We talked to some of our friends (who happen to be the best motivating, inspiring speakers on the planet) to help us out with this project. Together, we’ve created a YouTube channel to share 5-10 minute stories that will make you laugh, give you hope, and encourage you to keep going during this tough time. Won’t that be a nice break?

Watch Jason Hewlett, CSP, CPAE explain why he’s (still) happy

On this YouTube channel, we’ll host live broadcasts on Tuesdays and Thursdays at 12:00 pm EST, as well as posting some pre-recorded videos. Just hit “subscribe” while you’re watching this video to be notified of the events and new videos when they’re up. Our hope is that these short, sincere thoughts from talented speakers will remind us of all the “whys” there are to be happy, no matter what else is going on around us.

GET YOUR FIRST 10 MINUTES OF HAPPY »

Our first video comes from Jason Hewlett, CSP, CPAE: a hall of fame speaker known for his heartfelt stories, musical talent, and crazy impressions. He shares a little incident he had with a dog that might make you think differently about your “why”.

So gather your family around, share this video with friends and co-workers and on your social media channels. Because everybody can use some happy.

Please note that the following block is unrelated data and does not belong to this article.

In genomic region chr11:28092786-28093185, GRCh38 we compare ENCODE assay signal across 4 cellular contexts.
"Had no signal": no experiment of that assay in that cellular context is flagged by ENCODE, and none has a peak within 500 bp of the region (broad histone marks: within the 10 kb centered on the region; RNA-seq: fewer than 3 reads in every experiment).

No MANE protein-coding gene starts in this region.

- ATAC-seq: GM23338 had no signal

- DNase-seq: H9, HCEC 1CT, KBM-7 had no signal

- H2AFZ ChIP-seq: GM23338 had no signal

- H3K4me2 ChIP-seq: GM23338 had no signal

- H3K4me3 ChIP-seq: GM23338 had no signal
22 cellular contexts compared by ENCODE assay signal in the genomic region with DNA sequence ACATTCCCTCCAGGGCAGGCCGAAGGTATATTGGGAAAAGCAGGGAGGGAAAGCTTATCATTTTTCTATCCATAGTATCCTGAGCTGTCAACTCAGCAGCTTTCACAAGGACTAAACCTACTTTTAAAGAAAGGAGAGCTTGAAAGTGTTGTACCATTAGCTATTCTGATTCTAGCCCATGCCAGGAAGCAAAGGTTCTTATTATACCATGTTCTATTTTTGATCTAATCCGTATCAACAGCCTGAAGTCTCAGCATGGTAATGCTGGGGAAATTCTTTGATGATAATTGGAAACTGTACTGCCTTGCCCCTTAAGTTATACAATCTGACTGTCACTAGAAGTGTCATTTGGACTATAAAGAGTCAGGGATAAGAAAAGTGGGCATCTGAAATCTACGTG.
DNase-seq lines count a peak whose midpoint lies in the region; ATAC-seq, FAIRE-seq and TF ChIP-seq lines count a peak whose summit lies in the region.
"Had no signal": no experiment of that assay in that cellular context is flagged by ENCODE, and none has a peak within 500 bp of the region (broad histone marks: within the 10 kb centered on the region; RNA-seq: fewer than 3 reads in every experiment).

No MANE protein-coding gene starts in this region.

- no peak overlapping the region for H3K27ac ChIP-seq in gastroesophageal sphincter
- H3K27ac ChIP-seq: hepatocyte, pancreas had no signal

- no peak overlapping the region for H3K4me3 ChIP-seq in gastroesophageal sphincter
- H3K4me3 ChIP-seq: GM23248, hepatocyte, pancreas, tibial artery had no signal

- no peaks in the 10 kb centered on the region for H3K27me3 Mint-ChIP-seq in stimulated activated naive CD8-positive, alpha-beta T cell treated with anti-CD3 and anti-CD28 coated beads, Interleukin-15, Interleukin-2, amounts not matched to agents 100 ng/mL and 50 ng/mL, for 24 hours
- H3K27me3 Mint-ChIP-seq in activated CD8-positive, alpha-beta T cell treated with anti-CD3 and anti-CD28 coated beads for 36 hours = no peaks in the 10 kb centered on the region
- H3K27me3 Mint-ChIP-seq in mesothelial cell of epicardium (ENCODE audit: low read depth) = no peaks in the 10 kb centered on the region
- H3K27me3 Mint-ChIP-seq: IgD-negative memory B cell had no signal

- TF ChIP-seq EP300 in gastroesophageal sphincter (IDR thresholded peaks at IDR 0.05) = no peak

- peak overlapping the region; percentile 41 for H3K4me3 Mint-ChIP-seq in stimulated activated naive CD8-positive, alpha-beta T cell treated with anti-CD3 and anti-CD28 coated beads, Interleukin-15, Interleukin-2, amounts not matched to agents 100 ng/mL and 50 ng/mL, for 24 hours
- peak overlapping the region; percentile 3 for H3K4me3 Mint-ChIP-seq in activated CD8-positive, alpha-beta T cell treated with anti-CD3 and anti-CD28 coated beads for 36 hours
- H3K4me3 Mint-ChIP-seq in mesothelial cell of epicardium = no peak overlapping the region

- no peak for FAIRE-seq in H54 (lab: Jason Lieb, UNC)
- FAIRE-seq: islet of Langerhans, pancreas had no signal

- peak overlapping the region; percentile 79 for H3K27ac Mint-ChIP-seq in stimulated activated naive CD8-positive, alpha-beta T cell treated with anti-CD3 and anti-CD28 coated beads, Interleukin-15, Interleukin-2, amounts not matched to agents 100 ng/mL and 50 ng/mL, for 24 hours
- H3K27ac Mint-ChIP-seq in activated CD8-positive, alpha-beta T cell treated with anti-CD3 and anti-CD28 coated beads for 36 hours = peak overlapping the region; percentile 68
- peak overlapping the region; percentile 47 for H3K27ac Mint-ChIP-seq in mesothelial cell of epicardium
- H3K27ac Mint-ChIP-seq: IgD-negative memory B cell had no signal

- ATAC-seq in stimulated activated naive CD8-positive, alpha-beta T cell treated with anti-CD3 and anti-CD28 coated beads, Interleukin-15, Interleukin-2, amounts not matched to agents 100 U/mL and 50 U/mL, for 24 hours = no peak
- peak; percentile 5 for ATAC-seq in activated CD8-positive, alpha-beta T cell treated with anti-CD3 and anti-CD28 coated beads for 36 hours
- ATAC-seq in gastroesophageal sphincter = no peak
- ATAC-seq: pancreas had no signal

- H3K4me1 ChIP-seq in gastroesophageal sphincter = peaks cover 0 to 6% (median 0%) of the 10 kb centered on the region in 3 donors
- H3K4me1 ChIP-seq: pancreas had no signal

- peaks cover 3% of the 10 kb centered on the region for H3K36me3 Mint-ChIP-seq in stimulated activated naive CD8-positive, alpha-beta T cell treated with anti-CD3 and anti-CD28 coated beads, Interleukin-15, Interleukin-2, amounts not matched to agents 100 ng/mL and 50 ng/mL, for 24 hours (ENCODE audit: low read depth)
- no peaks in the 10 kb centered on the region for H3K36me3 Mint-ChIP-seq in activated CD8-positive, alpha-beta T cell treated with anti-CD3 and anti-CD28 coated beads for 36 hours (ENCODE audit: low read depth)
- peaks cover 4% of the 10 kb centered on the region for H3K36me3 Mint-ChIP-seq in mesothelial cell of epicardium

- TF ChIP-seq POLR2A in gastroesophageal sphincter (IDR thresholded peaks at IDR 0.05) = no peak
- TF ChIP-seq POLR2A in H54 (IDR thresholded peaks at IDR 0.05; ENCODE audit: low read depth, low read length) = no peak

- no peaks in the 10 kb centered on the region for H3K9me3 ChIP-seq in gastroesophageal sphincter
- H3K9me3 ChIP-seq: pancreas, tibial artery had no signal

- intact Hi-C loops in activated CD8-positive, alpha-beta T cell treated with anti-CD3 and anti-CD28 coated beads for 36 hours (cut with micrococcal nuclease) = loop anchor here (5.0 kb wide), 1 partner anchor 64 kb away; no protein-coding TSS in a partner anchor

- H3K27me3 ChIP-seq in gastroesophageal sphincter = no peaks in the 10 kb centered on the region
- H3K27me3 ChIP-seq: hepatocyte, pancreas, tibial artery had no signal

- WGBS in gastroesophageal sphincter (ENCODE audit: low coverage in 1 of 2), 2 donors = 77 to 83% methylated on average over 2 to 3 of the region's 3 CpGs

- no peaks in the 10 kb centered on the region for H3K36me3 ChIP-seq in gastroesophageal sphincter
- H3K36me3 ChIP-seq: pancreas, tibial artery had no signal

#WhyImStillHappy #TogetherAtHome

Sincerely,

– Your friends at eSpeakers

Let The World Know You Can Present Virtually

All of us here at eSpeakers want to send our best wishes to all of you in the speaking industry during this challenging time. These are these unprecedented times in this industry, but there’s something you can do right now

When we see a challenge, we also see opportunity. Many companies are instituting work-from-home policies and social distancing. This new work environment is challenging for many employees, creating a more fragmented workforce and straining company morale.

Canceled Speaker: What Do You Do If Your Speaker Canceled?

So you’ve spent months and months planning an event. It’s the biggest ever, you’ve pulled out all the stops and covered all your bases. You’ve planned for every single possible contingency. Especially the biggest one. But then, without warning, you find yourself dealing with a canceled speaker last minute.

A nightmare, right? You’ve printed all the programs and posters with that person’s face all over them. Attendees have bought tickets with the promise of hearing an awesome keynote speech from this particular speaker. And the—admittedly, rare—unthinkable has happened. One of the worst things that could happen, really. Your keynote speaker canceled and it feels like there’s no way to redeem yourself.

5 Nuggets Of Advice For The Novice Professional Speaker

Written by Dana Brownlee as a Forbes Contributor

In my previous post, “Tired Of Speaking For Free? Here’s How To Get Paid To Speak,” I tackled the thorny issue of how to secure paid speaking engagements, but getting paid engagements presumes the speaker is worth the big bucks and not all are. Easily commanding five figures per talk, the best speakers have taken their craft to the next level. Here are a few nuggets of advice for novice professional speakers seeking to do just that.